Natalie Solent

Politics, news, libertarianism, Science Fiction, religion, sewing. You got a problem, bud? I like sewing.

E-mail: nataliesolent-at-aol-dot-com (I assume it's OK to quote senders by name.)

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I also sometimes write for Samizdata and Biased BBC.)

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Monday, October 10, 2005
Just one problem, Minister. Last week, Bill Rammell, the Higher Education Minister, was telling the press that the current system of allocating places at university based on predicted A-Level grades was systematically unfair to poorer students. The Guardian on 4 October:
He [Mr Rammell] told the Press Association that his critics were wrong. "It is a difference of view. I think we are absolutely right to be wanting to deal with what is an inherent unfairness in the current system."

Half of all predicted A-level grades turn out to be incorrect and students from poor backgrounds were more likely than their wealthier peers to have their results under-predicted by teachers, he said.

To back up his claim, Mr Rammell referred to research carried out by a team from Oxford University on behalf of the Department for Education and Skills.

Just one problem. The research did not say what the Minister said it did. It said the opposite.

In this report for the Times by Tony Halpin, "Minister accused of twisting facts on university admission" (8 October), one of the authors of the report is described as being mystified and annoyed by the way the DfES has presented his research. The Times report says:

The DfES based “the case for change” on the fact that only 45 per cent of predicted A-level grades turn out to be accurate. They were most inaccurate for students “from the lower socio-economic groups and those from certain school or college backgrounds”.

It said that “crucially” students with underestimated grades did “not receive the conditional offers that they merit”. The document went on to argue that “the reliability of predicted grades diminishes as you move down the socio-economic groups”. Grades were accurate for 51 per cent of the wealthiest pupils, but only 39 per cent of the poorest.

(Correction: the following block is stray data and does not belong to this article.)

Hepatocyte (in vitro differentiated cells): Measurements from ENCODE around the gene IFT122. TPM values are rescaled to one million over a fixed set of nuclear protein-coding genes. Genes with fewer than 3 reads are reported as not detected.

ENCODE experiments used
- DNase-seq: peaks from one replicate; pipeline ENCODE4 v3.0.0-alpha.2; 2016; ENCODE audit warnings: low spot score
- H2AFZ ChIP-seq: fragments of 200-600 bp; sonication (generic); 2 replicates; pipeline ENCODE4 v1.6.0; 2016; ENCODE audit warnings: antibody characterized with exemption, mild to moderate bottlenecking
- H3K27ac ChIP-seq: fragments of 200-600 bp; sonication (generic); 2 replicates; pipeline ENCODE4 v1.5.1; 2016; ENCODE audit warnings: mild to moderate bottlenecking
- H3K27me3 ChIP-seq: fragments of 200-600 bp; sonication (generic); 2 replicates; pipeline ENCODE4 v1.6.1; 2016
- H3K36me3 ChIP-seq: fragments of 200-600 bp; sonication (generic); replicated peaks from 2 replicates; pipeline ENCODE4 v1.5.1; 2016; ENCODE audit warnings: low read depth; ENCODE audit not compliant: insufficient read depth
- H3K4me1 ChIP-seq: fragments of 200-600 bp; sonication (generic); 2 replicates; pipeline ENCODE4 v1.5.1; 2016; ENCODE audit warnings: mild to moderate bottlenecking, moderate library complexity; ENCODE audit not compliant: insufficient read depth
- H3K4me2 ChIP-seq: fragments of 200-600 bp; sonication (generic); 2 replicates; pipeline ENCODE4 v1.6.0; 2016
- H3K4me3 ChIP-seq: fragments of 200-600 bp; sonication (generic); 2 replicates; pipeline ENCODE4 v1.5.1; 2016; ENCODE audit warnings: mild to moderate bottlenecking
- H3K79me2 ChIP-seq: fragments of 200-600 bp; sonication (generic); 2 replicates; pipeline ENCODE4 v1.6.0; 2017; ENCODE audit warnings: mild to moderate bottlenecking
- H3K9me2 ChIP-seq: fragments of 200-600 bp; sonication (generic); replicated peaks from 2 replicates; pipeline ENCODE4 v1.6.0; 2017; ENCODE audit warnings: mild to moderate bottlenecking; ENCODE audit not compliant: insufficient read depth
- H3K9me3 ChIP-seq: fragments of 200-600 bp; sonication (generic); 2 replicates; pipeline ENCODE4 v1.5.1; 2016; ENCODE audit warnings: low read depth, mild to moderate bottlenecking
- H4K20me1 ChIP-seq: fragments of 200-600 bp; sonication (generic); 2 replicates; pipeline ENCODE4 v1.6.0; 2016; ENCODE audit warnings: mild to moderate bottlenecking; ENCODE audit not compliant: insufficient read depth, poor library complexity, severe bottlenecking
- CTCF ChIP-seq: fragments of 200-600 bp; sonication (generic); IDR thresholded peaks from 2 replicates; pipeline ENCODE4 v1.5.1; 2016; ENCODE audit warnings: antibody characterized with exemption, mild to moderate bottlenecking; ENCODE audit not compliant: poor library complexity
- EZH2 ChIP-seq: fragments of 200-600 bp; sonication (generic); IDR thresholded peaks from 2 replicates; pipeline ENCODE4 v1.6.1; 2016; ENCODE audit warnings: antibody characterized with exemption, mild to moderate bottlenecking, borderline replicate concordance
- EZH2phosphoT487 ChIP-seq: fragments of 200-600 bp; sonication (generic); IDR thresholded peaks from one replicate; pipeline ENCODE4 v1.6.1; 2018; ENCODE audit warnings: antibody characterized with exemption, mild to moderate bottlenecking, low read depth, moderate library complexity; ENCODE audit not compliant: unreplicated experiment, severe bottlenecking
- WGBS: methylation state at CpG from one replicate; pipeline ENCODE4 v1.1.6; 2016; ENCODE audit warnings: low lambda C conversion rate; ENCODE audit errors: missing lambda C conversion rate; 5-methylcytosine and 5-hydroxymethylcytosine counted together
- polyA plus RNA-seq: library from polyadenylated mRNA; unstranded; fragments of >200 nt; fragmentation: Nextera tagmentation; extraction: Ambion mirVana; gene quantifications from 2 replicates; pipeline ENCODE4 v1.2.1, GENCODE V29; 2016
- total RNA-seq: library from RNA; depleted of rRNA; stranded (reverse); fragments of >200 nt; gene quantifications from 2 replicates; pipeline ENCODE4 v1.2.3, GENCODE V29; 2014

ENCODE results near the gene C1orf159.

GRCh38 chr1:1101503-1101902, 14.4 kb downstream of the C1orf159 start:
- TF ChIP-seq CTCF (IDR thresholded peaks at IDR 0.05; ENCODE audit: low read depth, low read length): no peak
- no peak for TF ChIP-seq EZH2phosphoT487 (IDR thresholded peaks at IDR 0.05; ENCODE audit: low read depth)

Dr Hayward’s document shows clearly that this is because grades are overestimated most often for students from the poorest backgrounds. Nearly 51 per cent of predicted grades for poor students are too optimistic, compared with 41 per cent for the wealthiest.

For the record, I am not a defender of the system of conditional offers based on predicted grades. Better to let the students find out their true grades before applying, as Mr Rammell seems to want. But his means of attempting to persuade us ought to get someone the sack.

I'm guessing it won't be Mr Rammell himself. He's a sly one, he is, and is far from out of tricks. Read his reply to the Times.

I have never sought to deliberately mislead anyone. One sentence in the original DfES press release is incorrect. This was a genuine mistake, which I regret and apologise for.
[Here is said press release. It's dated 9 October so it ought to be the amended version. However it still contains the claim "The highest socio-economic groups are more likely to have their grades over-predicted, compared to the lowest socio-economic group, who are more likely to receive under-predicted grades." What is going on? I give up.] The Minister continues:
It does not, however, invalidate the central argument made in the release and repeated in countless interviews since: only 45 per cent of predicted A-level grades are accurate.
Inaccuracy per se was not his central argument then; systemic bias against poorer students was.
This is of concern for students, whatever their background. However, the predicted grades are most inaccurate for students from lower socio- economic groups and these students are vastly underrepresented in higher education.
Mmmmm, drink that last sentence in. Admire the masterly restraint with which the two quite separate ideas "predicted grades are most inaccurate for students from lower socio-economic groups" and "these students are vastly underrepresented in higher education" are linked by a simple, unadorned "and". He knows full well that the human love of a story will take that "and" and construct from it a chain of cause and effect. Only those readers who paid particular attention to the earlier story will see what is going on. The Minister wisely does not recap in his letter what the misleading claim he is accused of spreading actually was. Few will check back.

In the rest of the letter Mr Rammell explains why both under- and over-predicted grades are a problem. All very true, but little to do with what he was saying last week. Last week the claim that deprived students were being underestimated was "crucial". His line then was, "Yes, this is social engineering and I'm proud of it." All this argument about over-predicted grades also being a problem for poor students has been dug up in the last few days. No Labour minister ever born would describe action to stop the poor being overestimated as bold social engineering.

It's as if the star of the show died and an understudy had to be squeezed into the old star's costume whether it fitted or not.